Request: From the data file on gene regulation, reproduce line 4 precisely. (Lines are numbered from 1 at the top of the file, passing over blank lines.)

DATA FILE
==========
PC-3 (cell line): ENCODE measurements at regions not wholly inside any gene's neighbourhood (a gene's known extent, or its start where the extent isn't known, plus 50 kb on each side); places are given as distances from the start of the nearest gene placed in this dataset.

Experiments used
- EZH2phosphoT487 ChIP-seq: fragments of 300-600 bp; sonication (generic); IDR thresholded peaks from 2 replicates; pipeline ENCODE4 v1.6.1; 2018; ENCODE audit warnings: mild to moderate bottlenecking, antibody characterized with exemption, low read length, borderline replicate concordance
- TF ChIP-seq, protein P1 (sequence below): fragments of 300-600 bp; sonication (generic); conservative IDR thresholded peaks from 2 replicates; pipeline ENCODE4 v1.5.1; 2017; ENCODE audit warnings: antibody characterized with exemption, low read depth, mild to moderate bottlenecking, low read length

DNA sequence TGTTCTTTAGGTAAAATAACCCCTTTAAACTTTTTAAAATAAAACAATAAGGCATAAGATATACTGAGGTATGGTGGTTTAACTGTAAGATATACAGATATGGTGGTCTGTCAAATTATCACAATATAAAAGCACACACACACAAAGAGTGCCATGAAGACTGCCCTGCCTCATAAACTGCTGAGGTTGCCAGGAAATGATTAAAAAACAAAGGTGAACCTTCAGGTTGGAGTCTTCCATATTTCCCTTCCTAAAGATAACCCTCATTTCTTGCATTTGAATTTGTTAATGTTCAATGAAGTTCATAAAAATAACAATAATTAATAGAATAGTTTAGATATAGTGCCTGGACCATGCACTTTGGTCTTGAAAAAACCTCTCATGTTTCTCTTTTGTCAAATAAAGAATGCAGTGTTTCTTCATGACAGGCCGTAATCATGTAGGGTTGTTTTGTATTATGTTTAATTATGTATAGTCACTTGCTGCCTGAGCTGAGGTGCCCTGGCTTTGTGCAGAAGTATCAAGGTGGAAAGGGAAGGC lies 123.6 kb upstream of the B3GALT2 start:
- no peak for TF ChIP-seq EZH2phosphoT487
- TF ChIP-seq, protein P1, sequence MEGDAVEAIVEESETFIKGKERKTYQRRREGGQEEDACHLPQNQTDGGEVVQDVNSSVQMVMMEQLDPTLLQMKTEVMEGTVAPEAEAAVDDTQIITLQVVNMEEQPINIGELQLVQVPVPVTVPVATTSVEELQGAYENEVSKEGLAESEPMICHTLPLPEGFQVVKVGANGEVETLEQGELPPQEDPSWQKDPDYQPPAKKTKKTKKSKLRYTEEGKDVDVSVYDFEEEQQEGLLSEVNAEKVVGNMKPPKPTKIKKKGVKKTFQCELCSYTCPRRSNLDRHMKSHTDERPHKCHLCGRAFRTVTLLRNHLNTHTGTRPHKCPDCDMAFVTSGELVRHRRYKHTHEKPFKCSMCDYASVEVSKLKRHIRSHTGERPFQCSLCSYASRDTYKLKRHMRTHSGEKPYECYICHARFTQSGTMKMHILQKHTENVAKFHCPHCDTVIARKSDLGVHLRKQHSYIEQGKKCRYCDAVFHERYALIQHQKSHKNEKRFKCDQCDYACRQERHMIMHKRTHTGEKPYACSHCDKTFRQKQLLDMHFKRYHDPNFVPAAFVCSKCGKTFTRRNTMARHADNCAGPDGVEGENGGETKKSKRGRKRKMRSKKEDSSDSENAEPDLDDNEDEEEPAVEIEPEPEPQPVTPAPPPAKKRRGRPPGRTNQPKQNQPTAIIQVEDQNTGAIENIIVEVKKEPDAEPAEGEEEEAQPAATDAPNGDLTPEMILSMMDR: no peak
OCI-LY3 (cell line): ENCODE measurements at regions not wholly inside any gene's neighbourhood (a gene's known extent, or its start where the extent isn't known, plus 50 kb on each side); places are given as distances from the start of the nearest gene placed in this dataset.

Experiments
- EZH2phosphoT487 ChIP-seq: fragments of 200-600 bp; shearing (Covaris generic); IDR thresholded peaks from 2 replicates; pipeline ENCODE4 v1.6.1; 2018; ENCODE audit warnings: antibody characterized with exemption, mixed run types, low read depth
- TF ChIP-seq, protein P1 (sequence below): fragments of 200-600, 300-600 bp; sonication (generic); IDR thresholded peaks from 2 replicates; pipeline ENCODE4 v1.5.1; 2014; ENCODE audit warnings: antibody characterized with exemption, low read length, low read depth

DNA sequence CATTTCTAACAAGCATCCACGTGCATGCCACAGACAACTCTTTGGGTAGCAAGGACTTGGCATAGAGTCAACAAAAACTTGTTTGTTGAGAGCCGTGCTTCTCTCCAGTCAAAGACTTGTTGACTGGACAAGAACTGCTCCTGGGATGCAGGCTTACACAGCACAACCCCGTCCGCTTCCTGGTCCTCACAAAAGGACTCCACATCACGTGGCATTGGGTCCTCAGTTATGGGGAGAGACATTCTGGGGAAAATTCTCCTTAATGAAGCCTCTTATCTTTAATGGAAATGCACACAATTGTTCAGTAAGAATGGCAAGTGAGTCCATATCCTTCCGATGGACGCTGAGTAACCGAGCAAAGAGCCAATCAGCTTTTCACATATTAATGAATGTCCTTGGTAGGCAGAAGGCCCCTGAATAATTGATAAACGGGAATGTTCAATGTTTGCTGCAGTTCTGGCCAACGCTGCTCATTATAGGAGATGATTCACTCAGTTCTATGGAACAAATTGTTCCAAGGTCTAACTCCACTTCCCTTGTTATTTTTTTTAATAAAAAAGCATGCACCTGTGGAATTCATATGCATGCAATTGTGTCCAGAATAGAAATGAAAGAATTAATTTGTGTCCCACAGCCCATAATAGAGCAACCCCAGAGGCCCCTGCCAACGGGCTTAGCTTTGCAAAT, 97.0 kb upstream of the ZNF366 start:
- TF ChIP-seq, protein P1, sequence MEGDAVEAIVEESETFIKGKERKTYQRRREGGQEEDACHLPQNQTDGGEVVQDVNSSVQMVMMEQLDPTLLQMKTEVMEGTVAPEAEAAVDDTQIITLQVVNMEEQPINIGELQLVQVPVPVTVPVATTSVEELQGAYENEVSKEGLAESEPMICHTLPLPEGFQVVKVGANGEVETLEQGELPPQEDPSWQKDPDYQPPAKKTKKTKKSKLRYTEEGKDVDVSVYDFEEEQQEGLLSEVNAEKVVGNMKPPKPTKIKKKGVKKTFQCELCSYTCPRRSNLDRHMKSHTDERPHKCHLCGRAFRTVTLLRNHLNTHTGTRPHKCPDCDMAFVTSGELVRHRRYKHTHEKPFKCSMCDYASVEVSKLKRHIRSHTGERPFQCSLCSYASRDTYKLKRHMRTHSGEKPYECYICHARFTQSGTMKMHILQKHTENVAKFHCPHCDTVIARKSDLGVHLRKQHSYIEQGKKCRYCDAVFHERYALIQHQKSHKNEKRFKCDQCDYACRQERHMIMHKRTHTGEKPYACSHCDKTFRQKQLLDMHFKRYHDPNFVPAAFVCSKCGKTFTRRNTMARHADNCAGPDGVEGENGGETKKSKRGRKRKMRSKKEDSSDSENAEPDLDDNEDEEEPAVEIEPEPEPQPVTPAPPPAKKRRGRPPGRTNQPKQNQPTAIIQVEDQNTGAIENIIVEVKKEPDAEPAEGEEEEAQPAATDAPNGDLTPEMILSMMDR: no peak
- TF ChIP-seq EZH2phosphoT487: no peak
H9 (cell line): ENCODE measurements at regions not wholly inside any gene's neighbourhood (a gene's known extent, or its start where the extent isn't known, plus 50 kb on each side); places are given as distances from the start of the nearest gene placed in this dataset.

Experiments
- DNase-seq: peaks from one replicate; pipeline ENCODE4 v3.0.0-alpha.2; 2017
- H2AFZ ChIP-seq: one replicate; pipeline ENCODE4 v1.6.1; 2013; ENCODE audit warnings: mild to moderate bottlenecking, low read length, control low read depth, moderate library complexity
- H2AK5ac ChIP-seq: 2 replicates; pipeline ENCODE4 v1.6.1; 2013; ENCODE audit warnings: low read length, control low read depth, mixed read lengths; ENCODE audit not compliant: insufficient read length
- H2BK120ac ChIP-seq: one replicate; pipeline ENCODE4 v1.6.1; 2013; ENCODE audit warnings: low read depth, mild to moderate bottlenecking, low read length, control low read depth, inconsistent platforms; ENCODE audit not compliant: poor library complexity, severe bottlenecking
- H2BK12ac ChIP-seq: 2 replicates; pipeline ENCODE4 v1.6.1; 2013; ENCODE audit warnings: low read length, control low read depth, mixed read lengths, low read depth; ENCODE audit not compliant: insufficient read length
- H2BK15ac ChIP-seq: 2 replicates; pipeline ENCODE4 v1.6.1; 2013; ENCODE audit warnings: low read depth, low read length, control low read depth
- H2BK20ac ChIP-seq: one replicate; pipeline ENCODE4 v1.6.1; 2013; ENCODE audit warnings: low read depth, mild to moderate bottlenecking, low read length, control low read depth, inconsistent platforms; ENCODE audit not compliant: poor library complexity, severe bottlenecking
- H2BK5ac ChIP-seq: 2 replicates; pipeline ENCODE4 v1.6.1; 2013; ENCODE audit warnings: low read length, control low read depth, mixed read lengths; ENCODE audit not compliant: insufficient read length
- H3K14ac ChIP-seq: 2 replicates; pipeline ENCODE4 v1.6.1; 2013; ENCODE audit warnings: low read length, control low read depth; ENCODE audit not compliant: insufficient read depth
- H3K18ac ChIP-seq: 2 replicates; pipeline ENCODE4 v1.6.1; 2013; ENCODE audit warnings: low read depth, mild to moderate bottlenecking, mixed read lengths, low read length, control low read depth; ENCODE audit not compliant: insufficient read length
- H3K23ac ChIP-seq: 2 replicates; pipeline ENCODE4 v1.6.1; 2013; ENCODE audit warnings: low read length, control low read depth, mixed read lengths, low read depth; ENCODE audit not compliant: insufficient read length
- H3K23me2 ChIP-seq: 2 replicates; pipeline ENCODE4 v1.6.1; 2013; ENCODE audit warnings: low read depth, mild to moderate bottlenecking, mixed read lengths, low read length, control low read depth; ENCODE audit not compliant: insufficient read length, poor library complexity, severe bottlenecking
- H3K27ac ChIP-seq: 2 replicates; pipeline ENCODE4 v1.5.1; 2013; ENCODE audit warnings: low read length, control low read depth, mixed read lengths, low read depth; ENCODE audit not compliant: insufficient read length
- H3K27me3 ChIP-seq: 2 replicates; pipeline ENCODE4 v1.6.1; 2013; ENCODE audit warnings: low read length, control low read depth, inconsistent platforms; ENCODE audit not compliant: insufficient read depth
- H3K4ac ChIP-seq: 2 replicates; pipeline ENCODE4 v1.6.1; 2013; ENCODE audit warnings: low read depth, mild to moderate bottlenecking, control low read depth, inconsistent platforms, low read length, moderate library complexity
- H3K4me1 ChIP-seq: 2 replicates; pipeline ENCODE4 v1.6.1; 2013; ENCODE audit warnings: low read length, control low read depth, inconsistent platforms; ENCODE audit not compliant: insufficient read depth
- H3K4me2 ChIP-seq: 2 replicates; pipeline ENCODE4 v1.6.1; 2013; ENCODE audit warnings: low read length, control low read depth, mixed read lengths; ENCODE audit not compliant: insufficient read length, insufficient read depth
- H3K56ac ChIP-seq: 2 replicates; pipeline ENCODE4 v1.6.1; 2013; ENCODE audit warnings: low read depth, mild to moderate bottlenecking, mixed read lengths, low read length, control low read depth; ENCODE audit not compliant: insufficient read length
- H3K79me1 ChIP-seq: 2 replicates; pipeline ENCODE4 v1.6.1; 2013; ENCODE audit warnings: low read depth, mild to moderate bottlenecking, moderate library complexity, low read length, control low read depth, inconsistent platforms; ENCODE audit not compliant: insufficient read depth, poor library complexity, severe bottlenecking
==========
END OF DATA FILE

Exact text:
- TF ChIP-seq, protein P1 (sequence below): fragments of 300-600 bp; sonication (generic); conservative IDR thresholded peaks from 2 replicates; pipeline ENCODE4 v1.5.1; 2017; ENCODE audit warnings: antibody characterized with exemption, low read depth, mild to moderate bottlenecking, low read length